You likely read about my mis-buy at the auction in the last post.
The remnants of the deal was a 1950s, faux-paint-textured cardboard print in a faux-antique frame. The thick cardboard these sorts of prints are made from is useful as stiffener when shipping paper collectibles and other thin items, to prevent bending in transit. So, off it went into the shipping room to be sliced up for that purpose.
I suspect in 50 years I'll be lamenting my destruction of 1000s of those things, cursing myself for not hoarding them...a potential million dollars destroyed. Then again, with inflation the way it is, "a million dollars" then might not be what it is today. So, I may only be loosing out on covering the cost of a meal at a good restaurant by not hoarding them...Ah heck, I'll probably be sucking my means through a straw by then anyway.
What to do with the frame....
It was sort of attractive...could paint it white, and distress it...
Toss a mirror into it...but, that means buying a mirror...
Or does it?
I had a broken mirror, removed from a cheap, paper/fibre-board dresser acquired from a clean-out I did. I smashed up the dresser itself, as it was beyond repair, and tossed it in the trash. The mirror was intact, for awhile. My main storage space is, well, just that, space...outside. It was in a frame that did a poor job of imitating real wood...other than being made of the industrial equivalent of laminated sheets of paper. That materials acts like a sponge for water...especially rain. Yes, it got wet, warped in 5 directions, then the thin mirror fell out...and broke. Never saw nor heard it break, so should I assume I missed out on the predicted 7 years of bad luck?
Does a mirror make a sound when it falls, breaks and no one is around?
Anyway, there was a chunk that was big enough to cut to size to fit the frame!
VOILA, add a piece of "junk" mirror to a "junk" frame and you have a $35 - $45 hall mirror!
Two negatives DO make a positive!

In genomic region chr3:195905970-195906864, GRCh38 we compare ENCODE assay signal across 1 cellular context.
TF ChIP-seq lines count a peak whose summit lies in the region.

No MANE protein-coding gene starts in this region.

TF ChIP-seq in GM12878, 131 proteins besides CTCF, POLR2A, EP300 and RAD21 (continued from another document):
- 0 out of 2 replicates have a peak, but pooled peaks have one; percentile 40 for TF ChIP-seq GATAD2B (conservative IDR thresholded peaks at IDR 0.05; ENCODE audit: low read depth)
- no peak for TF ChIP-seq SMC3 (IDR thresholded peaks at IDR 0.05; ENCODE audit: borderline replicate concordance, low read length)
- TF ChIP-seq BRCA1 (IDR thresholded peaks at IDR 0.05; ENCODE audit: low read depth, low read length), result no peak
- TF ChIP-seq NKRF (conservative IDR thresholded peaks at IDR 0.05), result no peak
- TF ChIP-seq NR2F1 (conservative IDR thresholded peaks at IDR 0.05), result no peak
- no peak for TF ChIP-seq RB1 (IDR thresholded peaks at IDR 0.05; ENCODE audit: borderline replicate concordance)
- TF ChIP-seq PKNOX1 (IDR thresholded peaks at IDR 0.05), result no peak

Hmmm...might make some profit on my bad buy yet!
Yes, I am being melodramatic... it didn't quite happen with the "voila" with magician type flair. I already was thinking about how to make lemonade out of my lemon of a purchase, after I was done flogging myself for the stupid mistake.
The lesson here is that 2 pieces of junk can still make you MONEY.
Combining things that are otherwise useless, have no value, etc is like creating gold with Alchemy...except in this case, using junk as your ingredients CAN create gold from combining other things, unlike using Alchemy to create gold...which is impossible...as far as anyone has revealed, anyway! And if you HAVE figured it out, let me know, I won't tell a soul! I promise!
Janet Picard, friend from years back, an artist, and the original owner/founder of Ragpickers Anti-Fashion Emporium of Winnipeg, created jewellery from found, salvaged objects. She created works of quality, long before the now commonly seen pieces with watch gears, brass buttons, bits of china, chain, etc, in a collage form. She created many wearable sculptures in the form of earrings, brooches, necklaces and assorted other jewellery. She called her artistic enterprise "Salvage Alchemy". After doing a quick online search, I see many others of a similar artistic bend, as well as folks in different areas of "salvage" have found/thought/adopted the use of the name as well.
To me, though, "salvage alchemy" a perfect term for what many of us in the junk business do...
Or rather, those of us who can think "outside of the box."
That trash can be made into CA$H with a little effort, and it can pay you back in spades for that little bit of time and imagination.
If you wish to survive in the "junk biz", as a picker, antiques dealer, storage auction locker buyer, scrapper, flea market seller, swap meet seller, etc, etc, my advice is to embrace "salvage alchemy" as part of your business wholeheartedly.
Ok, junk alchemists, now go dig into those piles of mis-buys, junk, trash and scrap and see what gold nuggets you can come up with!